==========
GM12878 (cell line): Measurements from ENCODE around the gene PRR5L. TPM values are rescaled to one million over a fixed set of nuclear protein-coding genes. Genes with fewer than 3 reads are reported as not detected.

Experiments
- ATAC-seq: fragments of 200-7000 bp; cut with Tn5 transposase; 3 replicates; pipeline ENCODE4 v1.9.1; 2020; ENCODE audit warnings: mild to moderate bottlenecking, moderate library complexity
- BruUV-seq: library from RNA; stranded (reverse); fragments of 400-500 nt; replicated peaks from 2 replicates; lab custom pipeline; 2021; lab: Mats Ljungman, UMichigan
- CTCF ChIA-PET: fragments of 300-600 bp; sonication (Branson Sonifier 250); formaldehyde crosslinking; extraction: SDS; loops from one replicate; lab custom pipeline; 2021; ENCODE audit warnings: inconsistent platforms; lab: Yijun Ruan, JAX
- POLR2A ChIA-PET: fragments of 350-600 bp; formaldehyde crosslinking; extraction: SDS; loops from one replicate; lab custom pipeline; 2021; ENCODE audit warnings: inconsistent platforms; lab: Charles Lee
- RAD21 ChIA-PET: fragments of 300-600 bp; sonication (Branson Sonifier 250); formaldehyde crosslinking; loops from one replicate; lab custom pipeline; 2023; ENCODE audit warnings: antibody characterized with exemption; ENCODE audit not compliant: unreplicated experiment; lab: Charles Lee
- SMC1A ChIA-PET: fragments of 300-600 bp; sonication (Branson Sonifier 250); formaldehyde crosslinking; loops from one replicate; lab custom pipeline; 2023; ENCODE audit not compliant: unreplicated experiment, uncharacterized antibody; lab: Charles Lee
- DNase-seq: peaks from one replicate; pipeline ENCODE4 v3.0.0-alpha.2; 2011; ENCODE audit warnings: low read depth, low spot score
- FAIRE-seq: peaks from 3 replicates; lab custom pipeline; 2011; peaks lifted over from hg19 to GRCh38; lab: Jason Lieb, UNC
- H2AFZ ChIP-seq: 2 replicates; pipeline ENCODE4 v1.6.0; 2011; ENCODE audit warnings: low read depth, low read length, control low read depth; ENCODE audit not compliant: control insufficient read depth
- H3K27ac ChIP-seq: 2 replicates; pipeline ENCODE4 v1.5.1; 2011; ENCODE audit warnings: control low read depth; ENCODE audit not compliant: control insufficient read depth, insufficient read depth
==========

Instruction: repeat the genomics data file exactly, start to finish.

GM12878 (cell line): Measurements from ENCODE around the gene PRR5L. TPM values are rescaled to one million over a fixed set of nuclear protein-coding genes. Genes with fewer than 3 reads are reported as not detected.

Experiments
- ATAC-seq: fragments of 200-7000 bp; cut with Tn5 transposase; 3 replicates; pipeline ENCODE4 v1.9.1; 2020; ENCODE audit warnings: mild to moderate bottlenecking, moderate library complexity
- BruUV-seq: library from RNA; stranded (reverse); fragments of 400-500 nt; replicated peaks from 2 replicates; lab custom pipeline; 2021; lab: Mats Ljungman, UMichigan
- CTCF ChIA-PET: fragments of 300-600 bp; sonication (Branson Sonifier 250); formaldehyde crosslinking; extraction: SDS; loops from one replicate; lab custom pipeline; 2021; ENCODE audit warnings: inconsistent platforms; lab: Yijun Ruan, JAX
- POLR2A ChIA-PET: fragments of 350-600 bp; formaldehyde crosslinking; extraction: SDS; loops from one replicate; lab custom pipeline; 2021; ENCODE audit warnings: inconsistent platforms; lab: Charles Lee
- RAD21 ChIA-PET: fragments of 300-600 bp; sonication (Branson Sonifier 250); formaldehyde crosslinking; loops from one replicate; lab custom pipeline; 2023; ENCODE audit warnings: antibody characterized with exemption; ENCODE audit not compliant: unreplicated experiment; lab: Charles Lee
- SMC1A ChIA-PET: fragments of 300-600 bp; sonication (Branson Sonifier 250); formaldehyde crosslinking; loops from one replicate; lab custom pipeline; 2023; ENCODE audit not compliant: unreplicated experiment, uncharacterized antibody; lab: Charles Lee
- DNase-seq: peaks from one replicate; pipeline ENCODE4 v3.0.0-alpha.2; 2011; ENCODE audit warnings: low read depth, low spot score
- FAIRE-seq: peaks from 3 replicates; lab custom pipeline; 2011; peaks lifted over from hg19 to GRCh38; lab: Jason Lieb, UNC
- H2AFZ ChIP-seq: 2 replicates; pipeline ENCODE4 v1.6.0; 2011; ENCODE audit warnings: low read depth, low read length, control low read depth; ENCODE audit not compliant: control insufficient read depth
- H3K27ac ChIP-seq: 2 replicates; pipeline ENCODE4 v1.5.1; 2011; ENCODE audit warnings: control low read depth; ENCODE audit not compliant: control insufficient read depth, insufficient read depth